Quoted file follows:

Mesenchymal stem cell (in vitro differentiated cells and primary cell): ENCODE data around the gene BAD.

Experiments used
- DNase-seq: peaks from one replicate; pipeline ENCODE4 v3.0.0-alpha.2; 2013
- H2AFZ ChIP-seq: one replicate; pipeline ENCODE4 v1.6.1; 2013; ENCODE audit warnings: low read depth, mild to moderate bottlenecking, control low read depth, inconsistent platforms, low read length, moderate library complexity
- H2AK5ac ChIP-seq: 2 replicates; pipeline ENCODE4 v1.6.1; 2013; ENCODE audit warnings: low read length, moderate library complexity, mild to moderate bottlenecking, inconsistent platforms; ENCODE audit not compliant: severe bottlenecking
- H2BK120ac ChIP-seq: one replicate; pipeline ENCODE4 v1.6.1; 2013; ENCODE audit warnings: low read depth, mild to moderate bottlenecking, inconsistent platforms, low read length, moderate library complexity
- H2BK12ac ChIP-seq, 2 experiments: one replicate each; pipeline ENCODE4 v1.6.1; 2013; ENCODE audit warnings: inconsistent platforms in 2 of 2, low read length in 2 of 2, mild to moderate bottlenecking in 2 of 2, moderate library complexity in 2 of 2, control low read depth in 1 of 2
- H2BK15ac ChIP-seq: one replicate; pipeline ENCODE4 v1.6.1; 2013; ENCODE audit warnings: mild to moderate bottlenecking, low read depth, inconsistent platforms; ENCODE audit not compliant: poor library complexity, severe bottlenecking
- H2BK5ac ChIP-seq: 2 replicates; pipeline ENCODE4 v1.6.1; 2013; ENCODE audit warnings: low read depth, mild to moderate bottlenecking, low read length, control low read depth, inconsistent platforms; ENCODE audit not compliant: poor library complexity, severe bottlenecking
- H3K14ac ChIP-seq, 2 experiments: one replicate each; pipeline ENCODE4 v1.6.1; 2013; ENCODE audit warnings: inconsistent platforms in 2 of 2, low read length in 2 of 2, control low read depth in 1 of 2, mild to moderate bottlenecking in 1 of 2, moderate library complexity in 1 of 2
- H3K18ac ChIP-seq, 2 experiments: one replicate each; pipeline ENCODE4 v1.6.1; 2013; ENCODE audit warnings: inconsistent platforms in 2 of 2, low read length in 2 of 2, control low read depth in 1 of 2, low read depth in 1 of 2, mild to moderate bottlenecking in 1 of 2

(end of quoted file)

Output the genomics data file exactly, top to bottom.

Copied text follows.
Mesenchymal stem cell (in vitro differentiated cells and primary cell): ENCODE data around the gene BAD.

Experiments used
- DNase-seq: peaks from one replicate; pipeline ENCODE4 v3.0.0-alpha.2; 2013
- H2AFZ ChIP-seq: one replicate; pipeline ENCODE4 v1.6.1; 2013; ENCODE audit warnings: low read depth, mild to moderate bottlenecking, control low read depth, inconsistent platforms, low read length, moderate library complexity
- H2AK5ac ChIP-seq: 2 replicates; pipeline ENCODE4 v1.6.1; 2013; ENCODE audit warnings: low read length, moderate library complexity, mild to moderate bottlenecking, inconsistent platforms; ENCODE audit not compliant: severe bottlenecking
- H2BK120ac ChIP-seq: one replicate; pipeline ENCODE4 v1.6.1; 2013; ENCODE audit warnings: low read depth, mild to moderate bottlenecking, inconsistent platforms, low read length, moderate library complexity
- H2BK12ac ChIP-seq, 2 experiments: one replicate each; pipeline ENCODE4 v1.6.1; 2013; ENCODE audit warnings: inconsistent platforms in 2 of 2, low read length in 2 of 2, mild to moderate bottlenecking in 2 of 2, moderate library complexity in 2 of 2, control low read depth in 1 of 2
- H2BK15ac ChIP-seq: one replicate; pipeline ENCODE4 v1.6.1; 2013; ENCODE audit warnings: mild to moderate bottlenecking, low read depth, inconsistent platforms; ENCODE audit not compliant: poor library complexity, severe bottlenecking
- H2BK5ac ChIP-seq: 2 replicates; pipeline ENCODE4 v1.6.1; 2013; ENCODE audit warnings: low read depth, mild to moderate bottlenecking, low read length, control low read depth, inconsistent platforms; ENCODE audit not compliant: poor library complexity, severe bottlenecking
- H3K14ac ChIP-seq, 2 experiments: one replicate each; pipeline ENCODE4 v1.6.1; 2013; ENCODE audit warnings: inconsistent platforms in 2 of 2, low read length in 2 of 2, control low read depth in 1 of 2, mild to moderate bottlenecking in 1 of 2, moderate library complexity in 1 of 2
- H3K18ac ChIP-seq, 2 experiments: one replicate each; pipeline ENCODE4 v1.6.1; 2013; ENCODE audit warnings: inconsistent platforms in 2 of 2, low read length in 2 of 2, control low read depth in 1 of 2, low read depth in 1 of 2, mild to moderate bottlenecking in 1 of 2